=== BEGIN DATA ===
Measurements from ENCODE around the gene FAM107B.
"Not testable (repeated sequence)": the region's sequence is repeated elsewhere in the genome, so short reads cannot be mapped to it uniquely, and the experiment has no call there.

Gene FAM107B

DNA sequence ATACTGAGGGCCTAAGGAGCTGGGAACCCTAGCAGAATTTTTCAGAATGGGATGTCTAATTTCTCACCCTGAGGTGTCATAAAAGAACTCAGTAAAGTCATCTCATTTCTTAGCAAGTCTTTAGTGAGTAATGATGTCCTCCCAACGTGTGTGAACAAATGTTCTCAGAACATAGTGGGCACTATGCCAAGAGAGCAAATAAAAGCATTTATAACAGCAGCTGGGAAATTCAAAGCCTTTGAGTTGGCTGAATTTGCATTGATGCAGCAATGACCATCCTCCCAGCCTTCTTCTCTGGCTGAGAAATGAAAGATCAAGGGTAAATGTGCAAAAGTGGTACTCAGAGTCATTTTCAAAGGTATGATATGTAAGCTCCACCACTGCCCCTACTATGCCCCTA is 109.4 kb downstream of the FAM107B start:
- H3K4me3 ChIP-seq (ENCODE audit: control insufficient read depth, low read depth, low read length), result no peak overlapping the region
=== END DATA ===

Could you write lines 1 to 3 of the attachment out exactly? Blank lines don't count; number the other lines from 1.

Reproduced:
Measurements from ENCODE around the gene FAM107B.
"Not testable (repeated sequence)": the region's sequence is repeated elsewhere in the genome, so short reads cannot be mapped to it uniquely, and the experiment has no call there.

Gene FAM107B